2-Methyl-3-Hydroxybutyryl-CoA Dehydrogenase Deficiency
2-Methyl-3-hydroxybutyryl-CoA dehydrogenase (MHBD) deficiency, also called 17-beta-hydroxysteroid dehydrogenase X deficiency, is an X-linked inborn error of isoleucine metabolism.   MHBD deficiency is characterized by progressive loss of mental and motor skills following normal early development.  The most common clinical feature is speech delay.  Other common symptoms include visual and hearing alterations, hypotonia, epilepsy, and cerebral atrophy.  The onset of regression is variable.  Typically males are affected with MHBD deficiency, however, carrier females can present with a milder phenotype.  Females can have mild to moderate developmental delay but do not show regression.  Garcia-Willoria et al. found HSD17B10 mutations in affected individuals in two families.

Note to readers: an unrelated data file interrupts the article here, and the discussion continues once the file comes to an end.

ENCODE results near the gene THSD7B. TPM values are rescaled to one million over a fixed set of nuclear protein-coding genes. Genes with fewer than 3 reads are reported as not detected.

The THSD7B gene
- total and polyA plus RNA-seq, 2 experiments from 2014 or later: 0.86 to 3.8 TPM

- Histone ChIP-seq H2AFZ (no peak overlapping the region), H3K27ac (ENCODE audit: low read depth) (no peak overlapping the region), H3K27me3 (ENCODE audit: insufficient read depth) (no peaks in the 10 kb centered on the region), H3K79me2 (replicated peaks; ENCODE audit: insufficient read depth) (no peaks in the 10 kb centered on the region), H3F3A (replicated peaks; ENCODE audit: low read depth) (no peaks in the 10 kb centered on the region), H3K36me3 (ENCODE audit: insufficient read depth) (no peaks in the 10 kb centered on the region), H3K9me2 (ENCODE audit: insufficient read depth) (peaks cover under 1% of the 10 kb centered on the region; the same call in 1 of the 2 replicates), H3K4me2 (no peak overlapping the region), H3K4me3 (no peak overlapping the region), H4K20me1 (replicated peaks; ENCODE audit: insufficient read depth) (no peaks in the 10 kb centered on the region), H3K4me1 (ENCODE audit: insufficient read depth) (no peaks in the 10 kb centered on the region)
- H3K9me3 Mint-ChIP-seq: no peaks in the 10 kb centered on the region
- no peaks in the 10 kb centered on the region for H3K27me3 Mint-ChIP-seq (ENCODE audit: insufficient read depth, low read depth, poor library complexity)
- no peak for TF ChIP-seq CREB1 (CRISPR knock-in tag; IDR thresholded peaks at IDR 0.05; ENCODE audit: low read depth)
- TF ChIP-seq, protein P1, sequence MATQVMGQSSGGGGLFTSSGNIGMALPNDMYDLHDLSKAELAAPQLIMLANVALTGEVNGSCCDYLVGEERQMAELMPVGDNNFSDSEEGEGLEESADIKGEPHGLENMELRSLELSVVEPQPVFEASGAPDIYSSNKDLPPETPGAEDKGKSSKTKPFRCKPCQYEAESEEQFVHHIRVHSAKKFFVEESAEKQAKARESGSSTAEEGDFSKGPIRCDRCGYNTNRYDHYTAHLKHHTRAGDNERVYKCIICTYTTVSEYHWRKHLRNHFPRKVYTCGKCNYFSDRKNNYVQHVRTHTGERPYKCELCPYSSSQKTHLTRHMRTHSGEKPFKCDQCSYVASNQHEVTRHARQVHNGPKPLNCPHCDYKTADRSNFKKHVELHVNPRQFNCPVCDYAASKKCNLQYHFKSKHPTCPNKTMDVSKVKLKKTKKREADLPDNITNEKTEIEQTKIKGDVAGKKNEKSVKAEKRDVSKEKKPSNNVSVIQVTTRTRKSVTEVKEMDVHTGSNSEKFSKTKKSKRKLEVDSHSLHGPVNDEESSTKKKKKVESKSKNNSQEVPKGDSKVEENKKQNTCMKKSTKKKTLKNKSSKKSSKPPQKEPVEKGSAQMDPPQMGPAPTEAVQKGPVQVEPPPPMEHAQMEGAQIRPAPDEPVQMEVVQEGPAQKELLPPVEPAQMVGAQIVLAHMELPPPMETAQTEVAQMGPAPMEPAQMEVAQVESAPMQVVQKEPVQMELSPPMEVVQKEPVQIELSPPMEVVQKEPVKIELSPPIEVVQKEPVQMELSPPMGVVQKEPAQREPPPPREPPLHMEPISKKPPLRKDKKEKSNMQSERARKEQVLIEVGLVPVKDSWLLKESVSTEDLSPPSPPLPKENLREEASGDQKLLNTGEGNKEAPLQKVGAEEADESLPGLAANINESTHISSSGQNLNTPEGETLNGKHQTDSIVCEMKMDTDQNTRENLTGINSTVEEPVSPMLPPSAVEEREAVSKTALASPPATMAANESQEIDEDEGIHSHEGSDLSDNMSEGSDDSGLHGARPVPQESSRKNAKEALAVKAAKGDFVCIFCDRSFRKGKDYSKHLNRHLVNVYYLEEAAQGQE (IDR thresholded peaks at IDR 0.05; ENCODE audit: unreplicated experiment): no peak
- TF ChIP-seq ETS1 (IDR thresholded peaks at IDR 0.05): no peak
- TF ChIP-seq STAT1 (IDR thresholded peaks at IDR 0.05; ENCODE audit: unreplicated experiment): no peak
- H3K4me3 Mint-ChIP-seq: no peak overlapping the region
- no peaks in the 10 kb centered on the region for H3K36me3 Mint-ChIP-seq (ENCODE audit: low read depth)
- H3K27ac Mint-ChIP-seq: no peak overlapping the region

For patients with suspected HSD17B10-related disorder, sequence analysis is recommended as the first step in mutation identification. For patients in whom mutations are not identified by full gene sequencing, deletion/duplication analysis is appropriate.

References:
  • Reyniers et al. (1999) Am J Hum Genet, 65:1406-1412.
  • Froyen et al. (2008) Am J Hum Genet, 82:432-443.
  • Garcia-Villoria et al. (2005) Pediatric Research, 58:488-491.
  • Lenski et al. (2007) Am J Hum Gen, 80:372-377.
  • OMIM #300256: HSD17B10 gene
  • OMIM #300220: XLMR 10
  • OMIM #300705: XLMR 17
  • OMIM #300438: MHBD

Genes (1)

Indications

This test is indicated for:
  • Confirmation of a clinical diagnosis of HSD17B10-Related Disorder in an individual in whom sequence analysis was negative.
  • Carrier testing in adults with a family history of HSD17B10-Related Disorder in whom sequence analysis was negative.

Methodology

DNA isolated from peripheral blood is hybridized to a CGH array to detect deletions and duplications. The targeted CGH array has overlapping probes which cover the entire genomic region.